The surrounding environment may significantly influence your mood and general health. Defeating seasonal affective disorder (SAD) is possible by cultivating an upbeat and encouraging atmosphere around yourself.
Put items around you that bring you joy, such as photographs of loved ones, copies of your favorite novels, and plants or flowers to decorate your home. Tune in to the music of divine omkar or any mantra that will divert your focus to positive energy from the universe.Try to limit the amount of time you spend in dim or congested environments.
Ambient lighting sometimes does wonders for your mood. That is why design office and living spaces that are well-lit, welcoming, and conducive to cultivating positive emotions.
Self-care is essential in managing SAD. Spending time doing things you like might help you feel less stressed and anxious by giving you a sense of accomplishment. Make an effort to include self-care activities in your daily routine. Some examples of these practices involve taking a bath to relax, reading a good book, or listening to music that you like.
Abhyanga is an Ayurvedic self-massage technique that involves massaging warm oil onto your body. This practice can help ground and calm the nervous system, which can be beneficial for those struggling with SAD. You can use sesame oil, which is warming and nourishing, during the fall and winter months.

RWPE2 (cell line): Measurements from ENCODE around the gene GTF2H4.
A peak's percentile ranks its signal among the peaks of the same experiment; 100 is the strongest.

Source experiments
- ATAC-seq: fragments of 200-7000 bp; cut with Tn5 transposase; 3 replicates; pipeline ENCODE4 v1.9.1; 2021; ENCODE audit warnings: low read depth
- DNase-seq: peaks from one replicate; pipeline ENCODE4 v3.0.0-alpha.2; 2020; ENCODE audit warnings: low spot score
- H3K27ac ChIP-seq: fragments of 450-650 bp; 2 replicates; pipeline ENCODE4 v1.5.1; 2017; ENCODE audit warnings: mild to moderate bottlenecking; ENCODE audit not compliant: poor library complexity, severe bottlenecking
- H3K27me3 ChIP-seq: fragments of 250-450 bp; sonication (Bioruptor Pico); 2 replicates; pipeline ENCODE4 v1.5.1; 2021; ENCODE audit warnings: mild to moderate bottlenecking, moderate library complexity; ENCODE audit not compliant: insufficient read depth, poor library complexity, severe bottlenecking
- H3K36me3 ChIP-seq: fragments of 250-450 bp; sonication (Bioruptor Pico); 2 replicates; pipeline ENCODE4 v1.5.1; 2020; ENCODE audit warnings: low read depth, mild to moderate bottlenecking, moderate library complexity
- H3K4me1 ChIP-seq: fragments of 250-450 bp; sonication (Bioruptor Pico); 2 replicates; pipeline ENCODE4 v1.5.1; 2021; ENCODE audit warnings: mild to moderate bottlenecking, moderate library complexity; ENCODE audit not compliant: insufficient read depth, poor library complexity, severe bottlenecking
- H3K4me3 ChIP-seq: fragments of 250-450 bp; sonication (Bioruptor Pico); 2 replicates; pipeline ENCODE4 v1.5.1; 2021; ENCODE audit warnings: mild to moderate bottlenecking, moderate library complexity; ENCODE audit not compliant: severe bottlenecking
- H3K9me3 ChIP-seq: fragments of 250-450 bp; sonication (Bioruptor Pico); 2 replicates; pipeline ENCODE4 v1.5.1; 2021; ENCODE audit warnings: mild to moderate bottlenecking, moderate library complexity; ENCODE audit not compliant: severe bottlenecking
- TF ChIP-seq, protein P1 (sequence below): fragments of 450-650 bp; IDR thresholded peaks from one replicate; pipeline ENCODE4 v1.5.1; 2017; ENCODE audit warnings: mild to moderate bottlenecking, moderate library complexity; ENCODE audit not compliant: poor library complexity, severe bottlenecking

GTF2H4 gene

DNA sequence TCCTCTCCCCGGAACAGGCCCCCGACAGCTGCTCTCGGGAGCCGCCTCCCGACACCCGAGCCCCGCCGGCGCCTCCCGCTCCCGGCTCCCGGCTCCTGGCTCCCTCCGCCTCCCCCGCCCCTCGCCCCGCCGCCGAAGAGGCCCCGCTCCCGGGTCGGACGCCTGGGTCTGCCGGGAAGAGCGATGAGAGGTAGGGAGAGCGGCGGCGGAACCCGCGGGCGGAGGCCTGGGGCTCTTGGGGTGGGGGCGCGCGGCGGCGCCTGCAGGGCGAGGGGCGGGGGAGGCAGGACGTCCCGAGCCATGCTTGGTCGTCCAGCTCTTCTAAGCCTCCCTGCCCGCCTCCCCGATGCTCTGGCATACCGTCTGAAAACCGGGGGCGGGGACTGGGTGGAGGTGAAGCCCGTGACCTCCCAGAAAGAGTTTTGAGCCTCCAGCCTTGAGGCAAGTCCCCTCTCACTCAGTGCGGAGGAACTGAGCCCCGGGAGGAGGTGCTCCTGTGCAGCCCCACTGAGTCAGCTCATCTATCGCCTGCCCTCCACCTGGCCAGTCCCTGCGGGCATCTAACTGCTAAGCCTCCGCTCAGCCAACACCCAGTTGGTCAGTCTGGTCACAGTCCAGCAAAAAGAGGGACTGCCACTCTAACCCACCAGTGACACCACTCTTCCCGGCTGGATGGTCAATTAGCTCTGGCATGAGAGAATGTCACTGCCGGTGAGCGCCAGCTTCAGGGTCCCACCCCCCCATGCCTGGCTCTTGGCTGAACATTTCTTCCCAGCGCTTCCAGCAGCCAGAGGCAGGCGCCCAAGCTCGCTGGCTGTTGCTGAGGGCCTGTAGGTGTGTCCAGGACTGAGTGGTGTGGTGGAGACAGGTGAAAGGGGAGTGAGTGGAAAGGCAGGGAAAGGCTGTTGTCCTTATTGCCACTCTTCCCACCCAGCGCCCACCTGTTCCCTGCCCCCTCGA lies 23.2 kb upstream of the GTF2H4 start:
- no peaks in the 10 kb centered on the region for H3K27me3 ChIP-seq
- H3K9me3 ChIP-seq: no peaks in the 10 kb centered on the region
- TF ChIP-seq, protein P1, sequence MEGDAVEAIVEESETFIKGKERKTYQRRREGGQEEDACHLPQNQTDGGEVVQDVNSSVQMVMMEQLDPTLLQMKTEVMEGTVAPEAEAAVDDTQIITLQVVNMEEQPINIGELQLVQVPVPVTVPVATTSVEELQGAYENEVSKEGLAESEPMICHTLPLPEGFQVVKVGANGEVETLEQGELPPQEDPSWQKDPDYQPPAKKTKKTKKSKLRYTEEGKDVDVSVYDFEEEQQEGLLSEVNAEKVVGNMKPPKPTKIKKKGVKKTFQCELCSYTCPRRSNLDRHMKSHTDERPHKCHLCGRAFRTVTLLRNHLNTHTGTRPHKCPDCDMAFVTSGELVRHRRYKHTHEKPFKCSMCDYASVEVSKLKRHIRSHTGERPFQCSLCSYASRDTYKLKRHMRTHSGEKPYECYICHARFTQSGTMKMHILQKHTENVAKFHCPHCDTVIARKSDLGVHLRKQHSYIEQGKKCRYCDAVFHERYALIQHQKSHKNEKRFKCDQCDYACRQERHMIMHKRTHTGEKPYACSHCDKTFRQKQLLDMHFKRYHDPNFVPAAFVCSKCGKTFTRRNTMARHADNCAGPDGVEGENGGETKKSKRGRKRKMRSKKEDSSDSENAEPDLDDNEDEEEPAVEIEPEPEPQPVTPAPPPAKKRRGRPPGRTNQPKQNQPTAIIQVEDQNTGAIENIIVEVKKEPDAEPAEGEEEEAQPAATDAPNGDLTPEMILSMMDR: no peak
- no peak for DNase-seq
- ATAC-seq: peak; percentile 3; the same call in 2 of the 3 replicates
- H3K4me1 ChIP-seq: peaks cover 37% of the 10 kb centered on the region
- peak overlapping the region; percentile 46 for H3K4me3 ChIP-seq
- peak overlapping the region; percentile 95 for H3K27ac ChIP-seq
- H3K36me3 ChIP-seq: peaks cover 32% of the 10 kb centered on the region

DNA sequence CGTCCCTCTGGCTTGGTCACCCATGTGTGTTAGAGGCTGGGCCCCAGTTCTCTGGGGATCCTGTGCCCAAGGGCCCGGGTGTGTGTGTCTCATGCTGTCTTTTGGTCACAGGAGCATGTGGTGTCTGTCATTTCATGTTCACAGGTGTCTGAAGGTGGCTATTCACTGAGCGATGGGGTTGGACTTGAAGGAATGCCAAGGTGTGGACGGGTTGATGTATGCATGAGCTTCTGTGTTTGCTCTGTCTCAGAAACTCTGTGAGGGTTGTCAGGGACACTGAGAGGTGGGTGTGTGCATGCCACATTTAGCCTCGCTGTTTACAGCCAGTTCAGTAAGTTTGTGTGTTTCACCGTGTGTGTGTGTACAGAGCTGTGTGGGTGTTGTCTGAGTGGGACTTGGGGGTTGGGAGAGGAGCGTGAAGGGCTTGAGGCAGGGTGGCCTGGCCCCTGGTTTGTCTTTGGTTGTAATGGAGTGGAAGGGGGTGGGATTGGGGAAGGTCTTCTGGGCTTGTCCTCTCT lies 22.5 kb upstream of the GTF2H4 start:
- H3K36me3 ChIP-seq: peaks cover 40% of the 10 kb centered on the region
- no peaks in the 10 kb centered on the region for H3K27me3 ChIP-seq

Certain Ayurvedic herbs can help improve mood and reduce symptoms of depression, including ashwagandha, brahmi, licorice, amla, and Shatavari. These herbs can be taken as supplements.
Ashwagandha is known for its stress-reducing properties, while Brahmi and Shatavari are believed to enhance cognitive function and memory.
Mind Recharge, available on the Santhigram shop, is an Ayurvedic supplement that may help with seasonal depression.
Seasonal affective disorder is experienced by many individuals, primarily during the months of autumn and winter. The good news is that this illness can be treated with certain supplements and lifestyle changes.
You can conquer seasonal affective disorder and return to feeling like yourself if you know the triggers and take the necessary measures to overcome them.